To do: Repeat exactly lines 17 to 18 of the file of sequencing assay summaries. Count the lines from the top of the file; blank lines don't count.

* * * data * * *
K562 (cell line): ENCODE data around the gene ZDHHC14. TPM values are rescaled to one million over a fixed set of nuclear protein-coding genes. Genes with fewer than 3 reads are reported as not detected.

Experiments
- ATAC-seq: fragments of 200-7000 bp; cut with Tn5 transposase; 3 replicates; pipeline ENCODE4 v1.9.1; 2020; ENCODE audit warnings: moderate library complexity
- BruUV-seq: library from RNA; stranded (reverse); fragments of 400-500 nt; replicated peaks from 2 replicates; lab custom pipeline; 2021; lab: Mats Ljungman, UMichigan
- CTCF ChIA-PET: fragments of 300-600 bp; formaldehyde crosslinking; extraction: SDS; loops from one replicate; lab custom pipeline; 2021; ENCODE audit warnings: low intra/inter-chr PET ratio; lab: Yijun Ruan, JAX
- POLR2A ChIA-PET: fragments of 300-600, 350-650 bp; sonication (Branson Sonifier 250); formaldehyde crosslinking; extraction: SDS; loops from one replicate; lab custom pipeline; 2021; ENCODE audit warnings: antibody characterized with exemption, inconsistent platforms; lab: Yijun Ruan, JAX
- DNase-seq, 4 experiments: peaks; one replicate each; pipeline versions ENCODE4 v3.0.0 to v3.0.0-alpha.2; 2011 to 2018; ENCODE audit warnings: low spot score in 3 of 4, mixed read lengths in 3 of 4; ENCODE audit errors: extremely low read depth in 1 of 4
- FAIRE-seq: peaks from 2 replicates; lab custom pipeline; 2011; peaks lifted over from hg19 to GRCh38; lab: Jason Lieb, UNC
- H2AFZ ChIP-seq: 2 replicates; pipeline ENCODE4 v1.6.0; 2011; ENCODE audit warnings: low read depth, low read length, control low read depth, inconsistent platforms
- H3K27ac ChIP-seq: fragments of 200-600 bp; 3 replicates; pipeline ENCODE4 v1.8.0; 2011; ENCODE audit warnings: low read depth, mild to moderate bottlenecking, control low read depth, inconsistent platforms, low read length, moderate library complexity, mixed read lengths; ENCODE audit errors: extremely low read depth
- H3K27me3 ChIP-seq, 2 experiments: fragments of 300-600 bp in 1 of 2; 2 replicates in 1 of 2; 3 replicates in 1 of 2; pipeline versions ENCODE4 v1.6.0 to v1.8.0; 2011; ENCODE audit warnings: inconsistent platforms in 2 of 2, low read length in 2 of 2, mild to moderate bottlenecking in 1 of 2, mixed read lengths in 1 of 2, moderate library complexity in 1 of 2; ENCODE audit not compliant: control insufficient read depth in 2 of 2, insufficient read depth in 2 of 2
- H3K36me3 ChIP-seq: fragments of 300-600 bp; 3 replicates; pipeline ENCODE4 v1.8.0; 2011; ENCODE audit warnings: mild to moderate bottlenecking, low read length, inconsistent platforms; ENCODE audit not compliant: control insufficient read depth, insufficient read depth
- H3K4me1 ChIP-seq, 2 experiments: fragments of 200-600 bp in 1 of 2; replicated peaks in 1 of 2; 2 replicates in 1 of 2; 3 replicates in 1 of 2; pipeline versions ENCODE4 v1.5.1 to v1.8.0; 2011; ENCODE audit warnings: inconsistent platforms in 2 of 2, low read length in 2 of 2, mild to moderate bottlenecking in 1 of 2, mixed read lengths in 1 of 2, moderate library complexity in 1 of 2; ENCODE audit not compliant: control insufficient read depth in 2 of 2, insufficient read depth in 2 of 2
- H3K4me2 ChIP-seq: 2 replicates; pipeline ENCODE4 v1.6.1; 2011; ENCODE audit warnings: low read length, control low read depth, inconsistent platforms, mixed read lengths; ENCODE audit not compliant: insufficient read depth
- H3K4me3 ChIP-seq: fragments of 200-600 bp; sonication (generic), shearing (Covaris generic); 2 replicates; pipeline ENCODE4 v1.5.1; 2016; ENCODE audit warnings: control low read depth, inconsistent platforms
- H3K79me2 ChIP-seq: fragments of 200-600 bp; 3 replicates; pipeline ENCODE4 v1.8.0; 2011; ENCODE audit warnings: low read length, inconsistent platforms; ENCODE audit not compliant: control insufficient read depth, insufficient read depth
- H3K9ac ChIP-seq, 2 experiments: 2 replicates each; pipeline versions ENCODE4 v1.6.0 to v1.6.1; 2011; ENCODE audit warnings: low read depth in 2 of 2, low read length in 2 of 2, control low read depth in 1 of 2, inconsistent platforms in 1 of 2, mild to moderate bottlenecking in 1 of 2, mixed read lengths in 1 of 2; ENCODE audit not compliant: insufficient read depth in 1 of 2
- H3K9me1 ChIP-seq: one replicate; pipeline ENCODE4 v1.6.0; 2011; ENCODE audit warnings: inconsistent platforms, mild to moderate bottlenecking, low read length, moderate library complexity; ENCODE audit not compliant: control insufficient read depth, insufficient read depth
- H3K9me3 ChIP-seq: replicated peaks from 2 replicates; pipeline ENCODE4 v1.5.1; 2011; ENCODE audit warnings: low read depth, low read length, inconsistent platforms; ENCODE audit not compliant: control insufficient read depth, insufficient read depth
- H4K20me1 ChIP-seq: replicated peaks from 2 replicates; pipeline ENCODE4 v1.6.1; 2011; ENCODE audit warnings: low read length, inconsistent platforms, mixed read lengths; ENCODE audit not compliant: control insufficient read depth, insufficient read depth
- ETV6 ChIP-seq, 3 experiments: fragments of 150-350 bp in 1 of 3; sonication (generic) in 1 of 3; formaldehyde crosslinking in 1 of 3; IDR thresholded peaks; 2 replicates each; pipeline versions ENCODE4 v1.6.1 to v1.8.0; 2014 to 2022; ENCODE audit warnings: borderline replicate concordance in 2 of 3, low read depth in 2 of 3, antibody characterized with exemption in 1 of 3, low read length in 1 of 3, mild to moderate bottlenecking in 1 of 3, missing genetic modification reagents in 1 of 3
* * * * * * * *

- H3K9ac ChIP-seq, 2 experiments: 2 replicates each; pipeline versions ENCODE4 v1.6.0 to v1.6.1; 2011; ENCODE audit warnings: low read depth in 2 of 2, low read length in 2 of 2, control low read depth in 1 of 2, inconsistent platforms in 1 of 2, mild to moderate bottlenecking in 1 of 2, mixed read lengths in 1 of 2; ENCODE audit not compliant: insufficient read depth in 1 of 2
- H3K9me1 ChIP-seq: one replicate; pipeline ENCODE4 v1.6.0; 2011; ENCODE audit warnings: inconsistent platforms, mild to moderate bottlenecking, low read length, moderate library complexity; ENCODE audit not compliant: control insufficient read depth, insufficient read depth